The reports on the death of hard seltzer are greatly exaggerated, but a slowdown in overall sales has created an opening for beverage makers to push into an emerging category fueled by innovation and an ancient ingredient. Get ready—hard tea is coming for your glass.
“This is a big opportunity space,” says Robin Gregory, director of communications for Sierra Nevada Brewing Company. Under the Chico Fermentation Project banner, the company recently launched Tea West into several test markets and plans to roll out to 11 states in the spring. “We are seeing hard seltzer consumers turn towards more beverages like hard tea that have newer, complex and fuller flavors,” she says. “What they are not looking for is a lot of sugar.”
The hard teas that are being released are taking some plays from hard seltzer. Many are focusing on gluten-free, low-calorie and low-carb offerings, but are leaning into specialty teas that bring forth familiar flavors and can complement the addition of fruit to the drink.
Where the Sierra Nevada brand has long focused on ingredients and process to connect with customers, Gregory said that Tea West will focus on lifestyle and occasion.
“We can meet folks in the gap in the market,” she says.
Of course, there is already a dominant player in the space: Twisted Tea, a 5% alcohol-by-volume (abv) malt-based hard tea made by Boston Beer, the company behind the Samuel Adams and Dogfish Head breweries, Truly hard seltzer, and Angry Orchard cider. It is an enormously popular brand with a fan base that is dedicated to its pronounced sweet tea flavor. Calorie counters have put Twisted Tea around 195 calories per 12-oz serving, with 23 grams of sugar. A “light” option is also available.
Led by Twisted Tea, the category is already big business. According to Nielsen, in October 2021 the category was up in value more than 24% from the year before and accounted for more than $693 million in sales.
That it has taken this long for other brewers to embrace or experiment with hard tea is surprising. For many in the industry, regular iced tea, both unsweetened and sweetened, is a go-to shift beverage. Tea has also been added to beers over the years and used in a variety of ways, including as a replacement or complement to hops.
Tomme Arthur, brewmaster of the Lost Abbey in California, recalled using tea several years ago with a tart blonde ale that was heavy on citrus flavor to create a beer akin to an Arnold Palmer (half iced tea, half lemonade).
In 2019, his brewery created Khárisma Hard Tea, focusing on a real tea base and building upon familiar flavors like chai, peach and hibiscus.
“I think the evolution of beer was light lager to full-flavored,” says Arthur. “I believe that hard tea will evolve from sweet and yucky and diabetic to well-balanced, crisp, and refreshing.”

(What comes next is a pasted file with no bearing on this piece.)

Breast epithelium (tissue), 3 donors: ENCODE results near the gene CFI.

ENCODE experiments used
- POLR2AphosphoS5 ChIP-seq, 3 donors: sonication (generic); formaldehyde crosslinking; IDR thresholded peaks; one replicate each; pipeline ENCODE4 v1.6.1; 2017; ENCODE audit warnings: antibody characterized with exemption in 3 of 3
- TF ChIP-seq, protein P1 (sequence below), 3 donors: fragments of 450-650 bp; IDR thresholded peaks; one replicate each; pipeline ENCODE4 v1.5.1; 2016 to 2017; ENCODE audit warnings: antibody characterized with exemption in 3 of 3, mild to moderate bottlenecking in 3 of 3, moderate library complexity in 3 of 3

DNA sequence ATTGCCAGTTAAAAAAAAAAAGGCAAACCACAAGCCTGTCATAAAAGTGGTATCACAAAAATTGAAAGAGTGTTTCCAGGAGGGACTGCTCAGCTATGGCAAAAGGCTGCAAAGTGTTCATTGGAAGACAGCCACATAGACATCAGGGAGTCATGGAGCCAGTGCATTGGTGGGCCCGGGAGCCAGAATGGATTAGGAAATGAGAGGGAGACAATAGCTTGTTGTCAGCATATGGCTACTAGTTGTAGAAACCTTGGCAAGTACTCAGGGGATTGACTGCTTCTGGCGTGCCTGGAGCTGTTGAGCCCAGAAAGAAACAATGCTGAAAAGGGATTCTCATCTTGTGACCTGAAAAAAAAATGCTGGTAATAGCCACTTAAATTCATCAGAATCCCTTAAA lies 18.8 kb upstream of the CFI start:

As newcomers to hard tea enter the scene, companies like Firsd Tea North America, a wholesaler, are educating as they sell. From exploring the flavors of white tea, black tea, oolong tea, green tea and others, as well as what they can bring to a beverage or complement, Chris Cason, director of operations for Firsd Tea, also regularly talks about process.
“A lot of brewers think that tea should be used on the hot side [of the brewing process] because they think of tea being dipped in hot water,” says Cason. “I’ve been trying to push people to use it on the cold side, because if you let tea steep for too long in hot water the bitter stuff is going to come out. Using it in the cold side tames that beast.”
Bitter is a word that many would like to avoid when it comes to hard tea descriptions, citing a reluctance by some to avoid hoppy beers because of that sensation.
“People who like IPAs might never like our teas,” says Russell Pinto, the CEO of Wild Ohio Brewing, which makes a variety of hard teas. “They are used to bitterness and ours is sweet, but for people looking for an alternative to beer, like college students, they like this option.”
Pinto has several hard teas on the market and uses an all-tea beverage as the base before brewing. He said one of the best performers in the category is the 9% abv black cherry bourbon barrel flavor.
Arthur sees hard tea as a stand-alone beverage as well as one that can be slotted into a night out, breaking up a beer-drinking session. He, and others, just need the customers to give it a chance and to look past previous experiences.
At the company’s tasting rooms, the bartenders are regularly offering tastes of the tea to beer drinkers.
“The cool part is seeing people try it and they like the way it tastes,” says Arthur. “There’s a reaction these beer drinkers have when they discover it’s not the diabetes they thought was coming.”